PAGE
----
Commercial landlord guidance in a Covid-19 world

Our lives, both personal and professional, have been turned upside down since the start of the Covid-19 pandemic. We are living through extremely challenging times and the pressures on business have been severe. 

Commercial landlords have not been immune from these pressures, with some confusion developing about the rights and responsibilities of commercial landlords during the length of the restrictions.

What are the key issues facing commercial landlords?

Can a tenant terminate a lease by arguing that it has been frustrated?

The bar for a tenant to argue that a lease has been frustrated and should therefore be terminated is high. It can only apply when supervening events unprovided for in the lease significantly alter the obligations of the parties. Then the lease is brought to a premature end. Some tenants have been exploring whether or not Covid-19 restrictions might be considered a supervening event. In reality, however, it’s unlikely that a temporary inability to trade from or occupy the premises would count as a supervening event.

If the lease contains a break clause, the chances of the tenant activating that clause may increase the longer that the restrictions continue.

Can a tenant claim a rent reduction as a result of the Covid-19 restrictions?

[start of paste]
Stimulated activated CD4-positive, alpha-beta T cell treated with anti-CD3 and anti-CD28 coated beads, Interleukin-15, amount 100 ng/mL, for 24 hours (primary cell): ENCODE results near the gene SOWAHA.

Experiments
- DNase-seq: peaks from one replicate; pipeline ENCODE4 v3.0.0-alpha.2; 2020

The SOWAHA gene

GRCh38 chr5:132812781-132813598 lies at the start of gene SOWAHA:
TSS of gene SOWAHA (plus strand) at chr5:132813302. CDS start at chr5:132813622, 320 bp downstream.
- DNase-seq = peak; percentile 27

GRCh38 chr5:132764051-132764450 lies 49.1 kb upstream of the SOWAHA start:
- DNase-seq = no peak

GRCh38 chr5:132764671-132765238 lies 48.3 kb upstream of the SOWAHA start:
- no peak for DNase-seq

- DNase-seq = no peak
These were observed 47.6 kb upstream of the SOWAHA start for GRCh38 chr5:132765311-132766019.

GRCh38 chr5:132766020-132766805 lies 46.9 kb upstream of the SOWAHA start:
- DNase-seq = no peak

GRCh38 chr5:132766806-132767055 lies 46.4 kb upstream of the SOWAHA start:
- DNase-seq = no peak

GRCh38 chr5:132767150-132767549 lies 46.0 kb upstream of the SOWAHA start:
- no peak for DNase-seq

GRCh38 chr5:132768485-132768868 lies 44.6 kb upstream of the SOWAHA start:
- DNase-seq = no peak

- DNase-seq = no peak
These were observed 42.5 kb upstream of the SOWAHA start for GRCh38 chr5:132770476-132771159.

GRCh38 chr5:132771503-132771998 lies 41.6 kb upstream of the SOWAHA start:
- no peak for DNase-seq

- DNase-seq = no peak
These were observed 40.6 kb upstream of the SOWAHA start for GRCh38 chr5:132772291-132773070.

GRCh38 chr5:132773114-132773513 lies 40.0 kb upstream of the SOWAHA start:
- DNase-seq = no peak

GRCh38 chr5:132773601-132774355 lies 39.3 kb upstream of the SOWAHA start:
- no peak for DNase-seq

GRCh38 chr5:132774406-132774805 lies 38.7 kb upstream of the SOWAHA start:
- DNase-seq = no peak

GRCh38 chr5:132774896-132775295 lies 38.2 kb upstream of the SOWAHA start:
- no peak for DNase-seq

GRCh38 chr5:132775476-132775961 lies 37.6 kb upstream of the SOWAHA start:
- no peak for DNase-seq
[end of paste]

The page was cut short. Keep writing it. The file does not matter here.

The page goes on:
It’s very unlikely that your tenants will be able to claim a rent reduction due to an inability to occupy the premises as a result of the Covid-19 restrictions. Very few leases contain a clause that could allow either party to say that the obligations in the lease are suspended during Covid-19. 

In the majority of leases the obligation to pay rent is only reduced or suspended if the premises are damaged or destroyed by an insured or uninsured risk. As Covid-19 causes no physical damage to your property, it’s unlikely that it will provide any grounds for a rent reduction.

As a landlord you may agree to defer or reduce rent temporarily or to have a reasonable payment plan to help tenants through the Covid-19 crisis, but the decision to do so is entirely up to you.

Am I still required to provide services to tenants?

Very few leases contain a clause that allows for the suspension of service provision by the landlord. However, the lease may contain provision that allows for the non-provision of a service if events outside of the landlord’s control make it impossible. If, for instance, contractor illness or social distancing regulations made it impossible to provide a particular service, the landlord would not be liable for this failure. 

Provision of services should always take into account the latest guidance and legislation for tackling the Covid-19 pandemic from Public Health England (PHE)

For more advice about your commercial lease, your rights, and obligations contact the experienced commercial property team at Murria Solicitors.